The great Stringer Bell.

4. Unforgettable characters.

We have to care about the characters on the elite shows enough to love them, despite, if not because of, their flaws. Walter White, Don Draper, Tony Soprano—all of these lead characters are complex, rich, nuanced, flawed as hell, and therefore fascinating.

On closer inspection, even Homeland’s leads feel underdeveloped. That Carrie is manic-depressive, that she hooks up with strangers she meets at bars, that she guzzles chardonnay, that she likes jazz—and, it must be said, that she is a woman, and not the usual leading man—this is enough to sustain us for the first 13 episodes, but in S2, it’s become a collection of eccentricities that Danes is trying too hard to sell by capital-A Acting. (Also: I’ve been mentally composing this piece for a few days now, and I cannot for the life of me recall Carrie’s last name. I keep wanting to say Carrie Bradshaw. So I looked it up on IMDB this afternoon, and I’ve already forgotten it.) Similarly, Brody is a mess; at this point, I don’t believe him at all. And the secondary characters are poorly realized. David the CIA Director pales in comparison to the most recent real-life holder of that position—can he not have a sexpot biographer to get nasty with?—and Saul seems to have nothing going on now that his wife moved to India.

Every elite show, and plenty of merely great ones, have a host of memorable characters:

The Wire
McNulty, Bunk, Omar, Leavey, Stringer Bell, Wee-bay, Marlow, Frank Sobatka

Breaking Bad
Walter White, Jesse Pinkman, Walter Junior, Skylar, Hank Schrader, Tuco, the twin Mexican hit men, Saul Goodman, Mike, Gus, Hector Salamanca

Mad Men
Don Draper, Sally Draper, Roger Sterling, Pete Campbell, Peggy Olson, Bert Cooper, Joan Holloway

The Sopranos
Tony Soprano, Carmela, Paulie, Christopher, A.J., Silvio, Adrianna, Johnny Sac

Other shows:
Nancy Botwin, Celia Hodes, Guillermo Garcia Gomez, Jed Bartlett, C.J. Craig, Josh and Toby, Eric Northman, Tim Riggins, Buddy Garrity, Johnny Drama, Bates and Anna, Tyrion Lannister, Joffrey Baratheon, Hank Moody, Dexter Morgan.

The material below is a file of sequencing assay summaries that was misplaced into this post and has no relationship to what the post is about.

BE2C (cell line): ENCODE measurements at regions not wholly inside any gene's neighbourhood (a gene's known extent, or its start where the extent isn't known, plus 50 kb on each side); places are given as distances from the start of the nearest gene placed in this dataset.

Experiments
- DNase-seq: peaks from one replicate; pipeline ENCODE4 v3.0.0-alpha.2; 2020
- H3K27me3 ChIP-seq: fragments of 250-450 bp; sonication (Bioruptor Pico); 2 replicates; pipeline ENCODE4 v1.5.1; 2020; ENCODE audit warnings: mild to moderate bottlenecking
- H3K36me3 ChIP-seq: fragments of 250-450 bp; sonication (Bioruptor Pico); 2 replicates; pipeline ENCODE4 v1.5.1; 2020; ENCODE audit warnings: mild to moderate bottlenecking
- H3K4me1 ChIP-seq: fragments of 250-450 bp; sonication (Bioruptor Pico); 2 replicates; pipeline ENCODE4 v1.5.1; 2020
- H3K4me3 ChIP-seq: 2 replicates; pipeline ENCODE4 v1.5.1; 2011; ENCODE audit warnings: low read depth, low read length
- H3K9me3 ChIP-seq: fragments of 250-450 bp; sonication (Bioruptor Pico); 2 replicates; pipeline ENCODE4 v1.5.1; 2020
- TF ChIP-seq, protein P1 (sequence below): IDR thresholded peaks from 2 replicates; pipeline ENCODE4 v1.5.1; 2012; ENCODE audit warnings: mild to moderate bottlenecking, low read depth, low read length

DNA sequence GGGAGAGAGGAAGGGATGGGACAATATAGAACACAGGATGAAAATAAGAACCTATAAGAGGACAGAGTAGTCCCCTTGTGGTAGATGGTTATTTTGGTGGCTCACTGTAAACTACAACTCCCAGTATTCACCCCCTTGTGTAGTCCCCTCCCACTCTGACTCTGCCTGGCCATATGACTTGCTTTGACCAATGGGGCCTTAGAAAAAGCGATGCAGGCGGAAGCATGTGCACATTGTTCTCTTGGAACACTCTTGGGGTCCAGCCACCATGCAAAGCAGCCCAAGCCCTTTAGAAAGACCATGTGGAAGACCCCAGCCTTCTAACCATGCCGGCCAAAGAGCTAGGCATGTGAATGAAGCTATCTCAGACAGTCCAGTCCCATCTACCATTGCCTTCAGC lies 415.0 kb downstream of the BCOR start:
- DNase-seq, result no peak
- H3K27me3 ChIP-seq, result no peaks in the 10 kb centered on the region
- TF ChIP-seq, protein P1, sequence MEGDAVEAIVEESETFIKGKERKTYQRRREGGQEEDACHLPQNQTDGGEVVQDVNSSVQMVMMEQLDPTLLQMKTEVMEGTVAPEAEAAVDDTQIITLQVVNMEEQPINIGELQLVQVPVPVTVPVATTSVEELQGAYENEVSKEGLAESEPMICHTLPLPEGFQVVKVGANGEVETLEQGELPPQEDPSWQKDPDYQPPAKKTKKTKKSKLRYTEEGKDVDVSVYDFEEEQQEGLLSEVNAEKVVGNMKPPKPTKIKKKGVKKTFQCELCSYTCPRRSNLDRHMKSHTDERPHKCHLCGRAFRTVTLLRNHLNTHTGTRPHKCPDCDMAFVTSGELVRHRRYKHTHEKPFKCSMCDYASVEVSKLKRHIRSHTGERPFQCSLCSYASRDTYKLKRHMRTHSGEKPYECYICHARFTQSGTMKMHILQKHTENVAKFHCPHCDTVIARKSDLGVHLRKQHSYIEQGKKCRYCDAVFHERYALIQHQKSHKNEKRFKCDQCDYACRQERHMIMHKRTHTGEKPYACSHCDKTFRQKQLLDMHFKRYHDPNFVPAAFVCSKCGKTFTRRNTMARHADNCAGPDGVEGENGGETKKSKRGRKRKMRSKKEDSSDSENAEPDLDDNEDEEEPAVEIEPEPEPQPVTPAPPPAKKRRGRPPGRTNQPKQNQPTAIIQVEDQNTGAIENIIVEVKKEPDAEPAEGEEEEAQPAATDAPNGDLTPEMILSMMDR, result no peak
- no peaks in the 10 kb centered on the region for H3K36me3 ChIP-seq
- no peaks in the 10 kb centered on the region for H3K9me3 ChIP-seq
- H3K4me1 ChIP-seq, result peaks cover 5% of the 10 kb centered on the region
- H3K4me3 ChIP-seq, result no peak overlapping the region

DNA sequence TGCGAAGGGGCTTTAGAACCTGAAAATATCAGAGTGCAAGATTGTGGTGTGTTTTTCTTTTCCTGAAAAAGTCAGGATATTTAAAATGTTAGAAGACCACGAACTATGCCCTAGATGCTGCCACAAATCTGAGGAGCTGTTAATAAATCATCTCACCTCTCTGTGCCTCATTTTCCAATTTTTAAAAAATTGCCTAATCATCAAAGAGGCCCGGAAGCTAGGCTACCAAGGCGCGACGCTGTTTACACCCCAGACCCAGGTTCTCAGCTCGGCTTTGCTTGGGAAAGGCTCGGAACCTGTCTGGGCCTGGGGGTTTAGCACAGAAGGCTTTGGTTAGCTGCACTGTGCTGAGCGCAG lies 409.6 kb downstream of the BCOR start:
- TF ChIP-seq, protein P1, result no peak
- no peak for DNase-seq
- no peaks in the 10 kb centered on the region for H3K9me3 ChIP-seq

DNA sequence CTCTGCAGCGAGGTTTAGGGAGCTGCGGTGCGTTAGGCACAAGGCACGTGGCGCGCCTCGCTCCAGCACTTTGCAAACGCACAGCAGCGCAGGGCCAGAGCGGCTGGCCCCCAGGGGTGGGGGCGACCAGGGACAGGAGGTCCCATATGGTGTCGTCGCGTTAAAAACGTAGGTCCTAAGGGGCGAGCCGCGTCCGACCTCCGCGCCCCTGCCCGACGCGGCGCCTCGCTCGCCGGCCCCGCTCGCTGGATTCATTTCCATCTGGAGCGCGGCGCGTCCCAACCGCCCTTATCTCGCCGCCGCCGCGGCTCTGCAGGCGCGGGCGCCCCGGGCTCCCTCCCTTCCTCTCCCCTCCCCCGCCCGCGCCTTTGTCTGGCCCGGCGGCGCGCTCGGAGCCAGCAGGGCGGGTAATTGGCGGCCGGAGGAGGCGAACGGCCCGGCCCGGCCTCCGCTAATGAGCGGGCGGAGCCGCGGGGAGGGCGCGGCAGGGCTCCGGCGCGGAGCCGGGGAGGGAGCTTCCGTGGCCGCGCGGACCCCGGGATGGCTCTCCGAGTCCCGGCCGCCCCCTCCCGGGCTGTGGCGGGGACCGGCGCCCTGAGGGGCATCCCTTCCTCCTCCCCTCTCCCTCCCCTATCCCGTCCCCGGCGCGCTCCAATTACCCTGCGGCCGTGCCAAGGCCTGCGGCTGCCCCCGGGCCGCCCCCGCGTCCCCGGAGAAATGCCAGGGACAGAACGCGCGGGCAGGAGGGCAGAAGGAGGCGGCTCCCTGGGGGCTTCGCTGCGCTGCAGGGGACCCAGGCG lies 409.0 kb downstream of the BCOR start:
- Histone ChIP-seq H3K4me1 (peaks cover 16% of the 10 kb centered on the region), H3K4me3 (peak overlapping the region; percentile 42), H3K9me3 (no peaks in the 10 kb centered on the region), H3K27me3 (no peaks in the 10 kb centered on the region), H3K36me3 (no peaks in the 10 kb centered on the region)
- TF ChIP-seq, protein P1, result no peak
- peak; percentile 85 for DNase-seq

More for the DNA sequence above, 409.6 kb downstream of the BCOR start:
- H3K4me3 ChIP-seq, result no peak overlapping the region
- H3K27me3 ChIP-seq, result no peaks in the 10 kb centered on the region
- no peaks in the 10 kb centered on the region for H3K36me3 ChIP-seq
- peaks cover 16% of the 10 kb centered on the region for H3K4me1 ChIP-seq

Who on Homeland is truly unforgettable? Virgil? The vice president’s bratty son? Tom Walker? Please.

And that brings us to the show’s fatal flaw:

The film The Battle of Algiers depicts the attempt by the oppressed Algerians to expel the French colonial power from their capital. In one of the scenes in the film, an Arab woman fits herself with a bomb, which she will use to blow up a café. What makes this scene, and the film, so compelling is that we are rooting for her. We want her to succeed. We take the side of, in effect, the Islamic terrorists. For Homeland to achieve elite status, it needs to achieve this same effect. We need to do more than understand Brody—we need to root for him. We need, at least on some level, to want him to blow the vice president to smithereens. We don’t, because the villains in Homeland, such as they are, are ciphers. Abu Nazir is nothing more than a smiling Arab face on which we are supposed to project our own hatred of Osama Bin Laden. But he’s not nearly as interesting as the late UBL, to say nothing of Stringer Bell or Gustavo Fring.